The College’s Institute on Community Integration (ICI) has begun its 33rd year of operation with the appointment of a new director, and the award of renewed five-year funding. On July 1, Dr. Amy Hewitt became ICI’s director, the fourth to hold that position since ICI was established in 1985. The Institute also received renewed federal funding from the Administration for Community Living, U.S. Department of Health and Human Services, which continues ICI’s designation as a University Center for Excellence in Developmental Disabilities (UCEDD).
For more than 30 years, Hewitt has worked to improve community inclusion and the quality of life for children, youth, and adults with disabilities and their families. She has been ICI’s training director since 2002, and is the director of both the Research and Training Center on Community Living and the Leadership Education in Neurodevelopmental and Related Disabilities (MNLEND) program, as well as co-director of the Rehabilitation and Research Training Center on Outcome Measurement. In the course of her work at ICI she has additionally directed numerous federal and state research, evaluation, and demonstration projects in the area of community long-term services and supports for individuals with intellectual and developmental disabilities, and their families.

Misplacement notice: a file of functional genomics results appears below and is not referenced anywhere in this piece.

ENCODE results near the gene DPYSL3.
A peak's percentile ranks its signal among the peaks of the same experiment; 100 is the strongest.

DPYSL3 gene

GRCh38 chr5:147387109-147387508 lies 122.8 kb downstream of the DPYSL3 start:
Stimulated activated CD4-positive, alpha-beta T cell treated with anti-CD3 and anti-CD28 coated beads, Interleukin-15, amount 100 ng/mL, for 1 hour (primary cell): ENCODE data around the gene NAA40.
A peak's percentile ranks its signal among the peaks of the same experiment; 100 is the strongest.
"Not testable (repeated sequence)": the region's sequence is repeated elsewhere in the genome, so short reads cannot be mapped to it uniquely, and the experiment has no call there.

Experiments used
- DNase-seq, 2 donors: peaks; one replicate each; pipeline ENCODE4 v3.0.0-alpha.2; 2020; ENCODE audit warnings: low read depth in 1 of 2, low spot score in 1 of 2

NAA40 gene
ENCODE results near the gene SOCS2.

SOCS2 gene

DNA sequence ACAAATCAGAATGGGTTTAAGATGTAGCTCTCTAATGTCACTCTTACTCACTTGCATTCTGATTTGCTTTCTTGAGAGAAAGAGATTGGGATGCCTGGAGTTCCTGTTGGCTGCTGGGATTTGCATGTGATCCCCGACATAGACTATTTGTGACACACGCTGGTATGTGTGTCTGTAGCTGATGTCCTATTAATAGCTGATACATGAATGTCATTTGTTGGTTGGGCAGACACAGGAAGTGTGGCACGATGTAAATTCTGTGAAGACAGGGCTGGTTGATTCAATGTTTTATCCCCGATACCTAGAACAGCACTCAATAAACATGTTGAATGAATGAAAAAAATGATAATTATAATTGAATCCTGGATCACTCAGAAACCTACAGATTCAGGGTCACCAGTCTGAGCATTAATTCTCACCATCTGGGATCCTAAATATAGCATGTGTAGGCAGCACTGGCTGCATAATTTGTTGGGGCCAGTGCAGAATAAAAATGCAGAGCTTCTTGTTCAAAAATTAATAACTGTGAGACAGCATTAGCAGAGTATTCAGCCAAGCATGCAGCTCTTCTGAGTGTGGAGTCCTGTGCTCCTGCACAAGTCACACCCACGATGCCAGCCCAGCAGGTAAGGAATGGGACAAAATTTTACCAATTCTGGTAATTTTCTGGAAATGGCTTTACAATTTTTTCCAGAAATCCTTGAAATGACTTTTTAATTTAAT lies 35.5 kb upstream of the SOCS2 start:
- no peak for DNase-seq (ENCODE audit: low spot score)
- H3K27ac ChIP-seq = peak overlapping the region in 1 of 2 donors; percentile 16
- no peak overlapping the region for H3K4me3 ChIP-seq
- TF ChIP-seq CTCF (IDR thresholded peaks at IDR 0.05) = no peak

A national leader in the disability field, Hewitt is president-elect of the Association of University Centers on Disabilities (AUCD) and a past president of the American Association on Intellectual and Developmental Disabilities (AAIDD). In Minnesota, she has served on the board of The Arc Minnesota, and several state level advisory and work groups, where she emphasizes community collaboration. She currently serves on the statewide advisory committee of the Minnesota Disability Law Center.
“I am honored, humbled, and looking forward to the opportunities and challenges to continue our mission-based work to improve policies and practices to ensure that all children, youth and adults with disabilities are valued by, and contribute to, their communities of choice,” Hewitt says. ICI’s renewed core funding as a UCEDD will support the Institute’s continued engagement in collaborative research, training, and outreach in partnership with service providers, policymakers, educators, advocacy and self-advocacy organizations, researchers, families, and individuals with disabilities around the world. The first year’s funding award is $547,000 in federal funds, with a $200,000 match from the University of Minnesota’s College of Education and Human Development.